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Should you keep your landline?
With unlimited calls now a standard inclusion for mobile plans, why are some Aussies yet to hang up on their home phone?
Many of us can't remember the last time the home phone rang. That trusty handset, plugged in at the wall, that serviced the conversations of an entire household – much to the delight of eavesdropping siblings on the other line.But then came the mobile phone, offering unrivalled freedom and accessibility. Aussies could now connect like never before. We could speak to friends on the go, screen calls and send texts instead of calling.
As mobiles evolved into the slick, user-friendly devices we know today, the range of phone plans on the market also improved. These days, unlimited calls and texts are a standard inclusion for most plans, along with a whole lot of data.
With the majority of Aussies now owning a mobile, the need for a traditional landline service is lower than it's ever been. Yet Finder research shows that 56% of Aussie households still own a home phone.
While this number may seem surprisingly high, the Australian Communications and Media Authority's latest annual report shows that landline ownership is on a steep decline with no signs of stopping.
The report found that the number of Aussie homes with a landline has plummeted from 83% in 2011 to just 58% in 2018. That's a drop of 25% in just 8 years.
Based on this decline, Finder expects the number of Aussie homes with a landline to drop to 50% by 2021, with remaining homes following suit over the next 15 years.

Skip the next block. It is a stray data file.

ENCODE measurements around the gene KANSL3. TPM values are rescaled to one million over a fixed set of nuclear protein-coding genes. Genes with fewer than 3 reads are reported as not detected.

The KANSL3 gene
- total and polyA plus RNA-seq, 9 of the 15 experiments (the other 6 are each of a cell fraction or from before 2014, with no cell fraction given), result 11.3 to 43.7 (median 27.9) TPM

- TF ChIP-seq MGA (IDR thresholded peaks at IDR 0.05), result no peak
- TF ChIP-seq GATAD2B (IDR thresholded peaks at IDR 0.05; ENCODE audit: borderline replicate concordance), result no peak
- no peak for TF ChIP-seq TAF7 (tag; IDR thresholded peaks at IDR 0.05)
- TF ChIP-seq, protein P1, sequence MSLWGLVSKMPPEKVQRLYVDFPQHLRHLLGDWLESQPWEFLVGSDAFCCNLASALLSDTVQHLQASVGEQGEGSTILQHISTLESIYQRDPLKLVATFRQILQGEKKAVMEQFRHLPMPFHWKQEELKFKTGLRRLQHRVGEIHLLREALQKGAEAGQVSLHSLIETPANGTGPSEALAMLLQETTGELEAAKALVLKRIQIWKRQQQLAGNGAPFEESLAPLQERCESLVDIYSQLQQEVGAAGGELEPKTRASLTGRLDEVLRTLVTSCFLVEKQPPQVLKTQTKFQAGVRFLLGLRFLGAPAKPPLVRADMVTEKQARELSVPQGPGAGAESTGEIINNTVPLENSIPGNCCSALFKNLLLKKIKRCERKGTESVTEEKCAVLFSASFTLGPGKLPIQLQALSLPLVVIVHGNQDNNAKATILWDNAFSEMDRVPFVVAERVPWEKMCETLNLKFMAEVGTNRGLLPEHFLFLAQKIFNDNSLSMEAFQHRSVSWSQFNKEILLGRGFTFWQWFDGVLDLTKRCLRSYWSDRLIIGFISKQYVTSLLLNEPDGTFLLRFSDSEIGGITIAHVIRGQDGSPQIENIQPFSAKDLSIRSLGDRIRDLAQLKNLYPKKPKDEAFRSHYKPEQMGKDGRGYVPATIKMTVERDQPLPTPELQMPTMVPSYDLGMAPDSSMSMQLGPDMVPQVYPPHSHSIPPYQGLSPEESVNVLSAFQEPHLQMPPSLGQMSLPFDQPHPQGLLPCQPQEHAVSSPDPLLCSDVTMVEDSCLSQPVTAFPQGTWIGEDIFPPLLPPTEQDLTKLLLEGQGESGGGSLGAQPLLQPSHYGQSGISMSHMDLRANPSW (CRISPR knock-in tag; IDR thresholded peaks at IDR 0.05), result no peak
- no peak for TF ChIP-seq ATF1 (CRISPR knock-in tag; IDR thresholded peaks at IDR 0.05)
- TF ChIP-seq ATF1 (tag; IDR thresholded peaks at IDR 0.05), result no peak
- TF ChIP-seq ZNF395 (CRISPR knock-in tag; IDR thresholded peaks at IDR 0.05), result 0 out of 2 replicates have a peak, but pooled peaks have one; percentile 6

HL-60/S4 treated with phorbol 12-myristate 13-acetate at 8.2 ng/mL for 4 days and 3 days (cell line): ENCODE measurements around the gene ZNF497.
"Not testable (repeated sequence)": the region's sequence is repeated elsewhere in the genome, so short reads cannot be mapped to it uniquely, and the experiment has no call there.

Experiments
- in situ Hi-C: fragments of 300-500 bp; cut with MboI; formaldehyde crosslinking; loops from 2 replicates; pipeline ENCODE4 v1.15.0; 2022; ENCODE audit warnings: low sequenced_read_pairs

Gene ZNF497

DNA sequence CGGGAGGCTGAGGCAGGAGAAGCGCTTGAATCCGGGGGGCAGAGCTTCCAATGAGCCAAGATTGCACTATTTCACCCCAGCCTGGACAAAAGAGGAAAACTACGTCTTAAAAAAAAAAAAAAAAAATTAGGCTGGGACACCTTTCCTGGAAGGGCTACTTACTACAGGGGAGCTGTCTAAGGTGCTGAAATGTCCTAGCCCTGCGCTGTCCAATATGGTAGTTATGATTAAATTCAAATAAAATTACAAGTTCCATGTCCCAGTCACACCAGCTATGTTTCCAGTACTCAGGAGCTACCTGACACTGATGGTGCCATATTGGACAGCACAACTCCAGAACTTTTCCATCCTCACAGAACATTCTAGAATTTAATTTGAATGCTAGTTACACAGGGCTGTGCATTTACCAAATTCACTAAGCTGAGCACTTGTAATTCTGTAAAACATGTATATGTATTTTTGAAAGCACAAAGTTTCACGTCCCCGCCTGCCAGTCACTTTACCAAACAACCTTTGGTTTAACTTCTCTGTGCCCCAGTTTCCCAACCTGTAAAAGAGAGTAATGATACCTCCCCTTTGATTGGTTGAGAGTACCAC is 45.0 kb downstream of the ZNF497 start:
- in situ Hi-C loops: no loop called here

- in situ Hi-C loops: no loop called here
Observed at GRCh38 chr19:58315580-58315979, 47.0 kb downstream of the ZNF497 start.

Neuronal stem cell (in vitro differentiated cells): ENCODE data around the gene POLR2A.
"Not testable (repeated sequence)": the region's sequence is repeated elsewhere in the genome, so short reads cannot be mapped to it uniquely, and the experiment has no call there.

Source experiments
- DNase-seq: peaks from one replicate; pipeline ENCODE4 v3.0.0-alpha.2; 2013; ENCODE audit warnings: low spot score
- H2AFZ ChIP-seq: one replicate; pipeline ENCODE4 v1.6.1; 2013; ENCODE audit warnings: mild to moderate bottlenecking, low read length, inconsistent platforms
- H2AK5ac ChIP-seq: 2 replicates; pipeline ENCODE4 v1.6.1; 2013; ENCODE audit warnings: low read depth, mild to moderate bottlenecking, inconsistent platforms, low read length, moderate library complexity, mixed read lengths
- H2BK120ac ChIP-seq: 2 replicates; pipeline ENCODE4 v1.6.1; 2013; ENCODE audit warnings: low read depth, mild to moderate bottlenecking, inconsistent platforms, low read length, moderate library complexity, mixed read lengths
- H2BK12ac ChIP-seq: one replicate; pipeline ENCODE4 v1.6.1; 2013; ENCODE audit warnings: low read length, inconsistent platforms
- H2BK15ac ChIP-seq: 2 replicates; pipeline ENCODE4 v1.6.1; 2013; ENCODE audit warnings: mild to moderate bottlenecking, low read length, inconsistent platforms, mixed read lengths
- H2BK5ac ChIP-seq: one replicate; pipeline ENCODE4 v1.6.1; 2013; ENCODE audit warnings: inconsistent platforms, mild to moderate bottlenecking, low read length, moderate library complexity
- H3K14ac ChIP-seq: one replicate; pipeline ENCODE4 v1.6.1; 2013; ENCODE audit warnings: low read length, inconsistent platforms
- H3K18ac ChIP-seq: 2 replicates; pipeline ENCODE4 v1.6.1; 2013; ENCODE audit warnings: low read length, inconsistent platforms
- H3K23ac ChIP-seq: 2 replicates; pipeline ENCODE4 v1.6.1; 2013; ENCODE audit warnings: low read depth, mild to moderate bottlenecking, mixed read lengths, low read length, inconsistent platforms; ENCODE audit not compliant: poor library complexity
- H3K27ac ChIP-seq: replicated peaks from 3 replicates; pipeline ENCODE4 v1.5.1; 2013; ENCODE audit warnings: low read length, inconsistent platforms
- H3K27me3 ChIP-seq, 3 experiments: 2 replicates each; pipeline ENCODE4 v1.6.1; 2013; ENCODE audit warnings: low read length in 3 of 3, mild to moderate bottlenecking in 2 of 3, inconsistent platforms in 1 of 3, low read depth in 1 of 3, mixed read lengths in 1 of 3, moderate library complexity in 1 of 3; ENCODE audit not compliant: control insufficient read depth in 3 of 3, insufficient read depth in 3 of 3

This means that by 2036, the humble home phone could be extinct. So why are some Aussies still holding on to their home phones?
Finder surveyed 5,313 Australians to find out.
The results showed 56% of Aussies still own a landline and it's the older generations who are the most reluctant to part with their home phones. The survey found that 73% of baby boomers still own a landline, compared to just 45% of gen Z.
For those who aren't digitally savvy, landlines are a familiar and reliable way to connect. For many older Aussies, it's a case of "if it ain't broke, don't fix it" when it comes to their home phone – going mobile may add unnecessary complications to the way they make calls.
The research shows 18% only own a landline because it came bundled with their Internet plan. While this may seem outdated on the surface, a sizable chunk of Australia's broadband network still relies on the landline network to function.
Telco customers with ADSL broadband (as opposed to NBN), still require the copper cables that landlines use to function properly. This means they still need an active landline connection to use the Internet. If they lose the landline, they lose the Internet as well.
A small portion of landline users are also holding on to their home phone because they use it to dial internationally. Before the prevalence of capped mobile plans and unlimited talk, using a landline for international calls was often the cheaper option, but these days, there is excellent value to be had for those seeking to dial internationally.
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